Monday, February 6, 2017
Seattle Judge Goes Off The Rails By Smacking Down Trump Executive Order. Trump Attacks.
Late on Friday afternoon, US District Judge James Robart, a George W. Bush
appointee, issued a temporary injunction against President Trump’s immigration
and refugee executive order. The order applied nationally and broadly; it
stopped Trump’s plans on refugees, as well as admission of those from Iran,
Iraq, Libya, Somalia, Sudan, Syria and Yemen. The order made no legal
argument whatsoever about the case – instead, the judge simply declared t
hat the plaintiffs, the states of Washington and Minnesota, were likely to
prevail on the merits. The only indicator of Robart’s position came during
oral arguments, when he slapped the government’s lawyer for linking terrorism
to the executive order: Robart said that Trump’s order wasn’t legal unless
it was “based in fact, as opposed to fiction,” explaining that no terrorist
attacks were perpetrated by people from the seven named countries.
It is not necessary for the executive branch to demonstrate that a policy it adopts
prevents a harm that has already occurred. The executive branch has broad
latitude in refugee and immigration policy for purposes of national security.
The Department of Justice has rightly argued that judges do not have
access to classified risk information as the president does; furthermore,
foreign citizens abroad do not have Constitutional rights.
All of this led President Trump to lash out on Twitter at Judge Robart:
First, Trump has every right to criticize the court decision. The same media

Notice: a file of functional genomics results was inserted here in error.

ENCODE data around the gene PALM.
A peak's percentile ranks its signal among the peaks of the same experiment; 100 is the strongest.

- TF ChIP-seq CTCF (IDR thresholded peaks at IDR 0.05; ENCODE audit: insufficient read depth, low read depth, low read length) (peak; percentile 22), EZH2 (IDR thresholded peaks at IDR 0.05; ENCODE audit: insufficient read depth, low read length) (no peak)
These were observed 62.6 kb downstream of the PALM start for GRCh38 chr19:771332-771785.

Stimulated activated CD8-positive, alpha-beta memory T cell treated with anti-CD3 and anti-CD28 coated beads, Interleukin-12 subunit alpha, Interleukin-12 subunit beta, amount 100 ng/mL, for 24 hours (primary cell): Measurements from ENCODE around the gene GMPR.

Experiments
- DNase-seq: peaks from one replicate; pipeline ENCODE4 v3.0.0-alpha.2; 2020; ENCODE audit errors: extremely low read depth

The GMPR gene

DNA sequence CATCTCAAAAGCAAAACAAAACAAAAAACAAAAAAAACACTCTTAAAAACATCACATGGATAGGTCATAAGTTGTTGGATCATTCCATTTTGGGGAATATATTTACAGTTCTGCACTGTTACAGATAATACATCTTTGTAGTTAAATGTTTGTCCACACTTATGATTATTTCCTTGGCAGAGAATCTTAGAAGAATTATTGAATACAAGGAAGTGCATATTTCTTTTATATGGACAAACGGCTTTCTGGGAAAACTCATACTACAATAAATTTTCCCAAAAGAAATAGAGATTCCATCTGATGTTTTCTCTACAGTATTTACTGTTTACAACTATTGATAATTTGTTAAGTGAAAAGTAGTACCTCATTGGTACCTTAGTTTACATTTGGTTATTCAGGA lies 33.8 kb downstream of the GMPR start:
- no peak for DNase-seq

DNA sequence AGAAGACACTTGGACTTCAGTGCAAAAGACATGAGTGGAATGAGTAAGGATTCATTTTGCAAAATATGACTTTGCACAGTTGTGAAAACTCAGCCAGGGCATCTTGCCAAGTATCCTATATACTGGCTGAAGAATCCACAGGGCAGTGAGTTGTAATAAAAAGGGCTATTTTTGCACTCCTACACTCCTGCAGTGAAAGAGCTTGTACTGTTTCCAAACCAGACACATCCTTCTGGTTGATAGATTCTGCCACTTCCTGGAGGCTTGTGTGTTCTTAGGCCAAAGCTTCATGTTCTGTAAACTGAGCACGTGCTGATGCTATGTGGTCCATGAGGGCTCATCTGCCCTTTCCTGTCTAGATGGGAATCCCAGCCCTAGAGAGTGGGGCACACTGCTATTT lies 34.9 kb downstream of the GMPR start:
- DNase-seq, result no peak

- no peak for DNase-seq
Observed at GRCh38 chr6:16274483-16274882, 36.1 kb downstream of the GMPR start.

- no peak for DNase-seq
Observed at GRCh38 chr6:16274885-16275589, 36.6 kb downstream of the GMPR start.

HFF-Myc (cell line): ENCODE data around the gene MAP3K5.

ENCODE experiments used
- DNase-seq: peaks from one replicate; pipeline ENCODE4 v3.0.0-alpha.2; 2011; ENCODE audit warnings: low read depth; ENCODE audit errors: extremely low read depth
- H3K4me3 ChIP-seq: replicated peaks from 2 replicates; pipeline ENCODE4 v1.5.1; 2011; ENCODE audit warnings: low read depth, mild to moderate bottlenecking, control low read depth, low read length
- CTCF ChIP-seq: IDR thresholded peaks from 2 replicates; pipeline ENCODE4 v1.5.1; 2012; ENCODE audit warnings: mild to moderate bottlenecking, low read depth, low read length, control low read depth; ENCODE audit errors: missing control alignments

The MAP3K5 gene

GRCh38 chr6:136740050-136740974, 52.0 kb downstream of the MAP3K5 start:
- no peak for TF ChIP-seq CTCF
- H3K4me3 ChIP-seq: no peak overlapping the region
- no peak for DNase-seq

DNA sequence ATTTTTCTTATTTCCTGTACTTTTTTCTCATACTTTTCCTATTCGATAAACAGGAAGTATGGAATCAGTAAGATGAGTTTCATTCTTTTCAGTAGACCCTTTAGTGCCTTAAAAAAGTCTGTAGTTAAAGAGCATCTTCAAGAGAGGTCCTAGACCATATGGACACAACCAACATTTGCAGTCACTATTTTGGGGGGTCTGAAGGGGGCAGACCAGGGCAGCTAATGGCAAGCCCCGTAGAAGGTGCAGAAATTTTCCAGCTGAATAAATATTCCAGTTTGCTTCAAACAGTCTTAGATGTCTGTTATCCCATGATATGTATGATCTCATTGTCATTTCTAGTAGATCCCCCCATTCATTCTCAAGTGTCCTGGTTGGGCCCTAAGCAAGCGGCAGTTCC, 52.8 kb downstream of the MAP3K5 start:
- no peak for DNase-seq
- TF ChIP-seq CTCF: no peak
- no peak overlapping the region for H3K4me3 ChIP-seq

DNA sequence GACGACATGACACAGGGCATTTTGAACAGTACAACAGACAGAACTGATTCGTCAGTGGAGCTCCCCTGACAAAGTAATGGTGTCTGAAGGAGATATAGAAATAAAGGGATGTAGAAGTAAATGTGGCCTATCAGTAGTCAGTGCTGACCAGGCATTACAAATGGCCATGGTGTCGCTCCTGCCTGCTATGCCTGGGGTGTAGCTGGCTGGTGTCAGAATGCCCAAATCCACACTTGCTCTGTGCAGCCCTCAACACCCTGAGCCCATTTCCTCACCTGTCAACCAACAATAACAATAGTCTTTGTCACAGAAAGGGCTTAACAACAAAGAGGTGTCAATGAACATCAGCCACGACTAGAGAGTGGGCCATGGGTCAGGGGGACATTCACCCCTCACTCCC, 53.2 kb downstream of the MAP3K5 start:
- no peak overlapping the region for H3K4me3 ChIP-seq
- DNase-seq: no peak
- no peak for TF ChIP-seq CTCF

going apoplectic over President Trump’s criticism of a court decision nodded
along as Barack Obama openly lied about the Citizens United decision in front of members of the Supreme Court at a
State of the Union Address, then slammed Justice Alito for having the
temerity to shake his head at the untruth.
Second, Trump has a habit of attacking anyone who disagrees with him.
It would have been nice for Trump to attack the judge on the grounds that
he has exceeded his legal power, not on the grounds that Robart’s policy
will be damaging to national security. Down that logical road lies
authoritarianism: it’s always easy for the executive branch to violate rights
in the name of collective safety, then blame judges for undermining safety
if something violent happens. Robart may be wrong on policy and law, but
suggesting that judges “own” the political consequences of legal decisions
is awful for the functioning of the judicial branch.
With all of that said, is this a Constitutional crisis, as the media seem to be
suggesting? Absolutely not. So far, there’s been no evidence that Trump
is ignoring the judicial ruling. Even if he did, Congress could quickly strip
him of his power to do so. The Constitution was written with gridlock and
rough interplay in mind. The judiciary should know that its review of legislative
and executive acts can be checked, too. And it can certainly be criticized
by members of the other branches, including the president.